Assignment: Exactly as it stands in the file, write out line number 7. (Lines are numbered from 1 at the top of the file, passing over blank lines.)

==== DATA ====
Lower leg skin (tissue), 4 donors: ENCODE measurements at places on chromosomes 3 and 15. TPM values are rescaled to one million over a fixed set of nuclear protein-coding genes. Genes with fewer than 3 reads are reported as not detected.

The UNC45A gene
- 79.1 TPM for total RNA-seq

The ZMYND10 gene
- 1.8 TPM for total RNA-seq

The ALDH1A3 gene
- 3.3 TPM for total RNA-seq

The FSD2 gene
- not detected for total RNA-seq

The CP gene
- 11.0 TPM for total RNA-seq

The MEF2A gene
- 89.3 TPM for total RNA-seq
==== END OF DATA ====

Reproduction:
- 3.3 TPM for total RNA-seq